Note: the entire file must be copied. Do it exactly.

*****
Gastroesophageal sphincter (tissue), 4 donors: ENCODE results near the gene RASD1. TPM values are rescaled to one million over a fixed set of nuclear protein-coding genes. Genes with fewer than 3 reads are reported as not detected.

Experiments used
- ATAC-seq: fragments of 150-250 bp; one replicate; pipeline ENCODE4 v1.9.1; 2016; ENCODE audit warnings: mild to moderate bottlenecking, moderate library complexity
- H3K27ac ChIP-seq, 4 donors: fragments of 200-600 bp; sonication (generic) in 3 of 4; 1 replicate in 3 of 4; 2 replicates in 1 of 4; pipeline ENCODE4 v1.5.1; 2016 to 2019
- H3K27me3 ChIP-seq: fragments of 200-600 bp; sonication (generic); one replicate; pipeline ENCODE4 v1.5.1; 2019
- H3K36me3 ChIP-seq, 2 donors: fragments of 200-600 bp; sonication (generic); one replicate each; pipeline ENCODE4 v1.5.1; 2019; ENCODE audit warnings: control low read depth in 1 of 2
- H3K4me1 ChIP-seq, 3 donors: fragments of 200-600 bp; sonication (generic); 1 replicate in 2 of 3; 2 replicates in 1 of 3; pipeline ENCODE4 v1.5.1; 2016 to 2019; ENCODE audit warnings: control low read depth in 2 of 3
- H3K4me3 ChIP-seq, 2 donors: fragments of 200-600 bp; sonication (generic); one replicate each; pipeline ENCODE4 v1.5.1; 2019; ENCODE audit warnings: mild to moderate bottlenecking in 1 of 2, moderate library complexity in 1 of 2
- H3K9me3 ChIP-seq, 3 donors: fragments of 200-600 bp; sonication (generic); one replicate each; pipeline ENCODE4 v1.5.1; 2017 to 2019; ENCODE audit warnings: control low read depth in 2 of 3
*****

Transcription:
Gastroesophageal sphincter (tissue), 4 donors: ENCODE results near the gene RASD1. TPM values are rescaled to one million over a fixed set of nuclear protein-coding genes. Genes with fewer than 3 reads are reported as not detected.

Experiments used
- ATAC-seq: fragments of 150-250 bp; one replicate; pipeline ENCODE4 v1.9.1; 2016; ENCODE audit warnings: mild to moderate bottlenecking, moderate library complexity
- H3K27ac ChIP-seq, 4 donors: fragments of 200-600 bp; sonication (generic) in 3 of 4; 1 replicate in 3 of 4; 2 replicates in 1 of 4; pipeline ENCODE4 v1.5.1; 2016 to 2019
- H3K27me3 ChIP-seq: fragments of 200-600 bp; sonication (generic); one replicate; pipeline ENCODE4 v1.5.1; 2019
- H3K36me3 ChIP-seq, 2 donors: fragments of 200-600 bp; sonication (generic); one replicate each; pipeline ENCODE4 v1.5.1; 2019; ENCODE audit warnings: control low read depth in 1 of 2
- H3K4me1 ChIP-seq, 3 donors: fragments of 200-600 bp; sonication (generic); 1 replicate in 2 of 3; 2 replicates in 1 of 3; pipeline ENCODE4 v1.5.1; 2016 to 2019; ENCODE audit warnings: control low read depth in 2 of 3
- H3K4me3 ChIP-seq, 2 donors: fragments of 200-600 bp; sonication (generic); one replicate each; pipeline ENCODE4 v1.5.1; 2019; ENCODE audit warnings: mild to moderate bottlenecking in 1 of 2, moderate library complexity in 1 of 2
- H3K9me3 ChIP-seq, 3 donors: fragments of 200-600 bp; sonication (generic); one replicate each; pipeline ENCODE4 v1.5.1; 2017 to 2019; ENCODE audit warnings: control low read depth in 2 of 3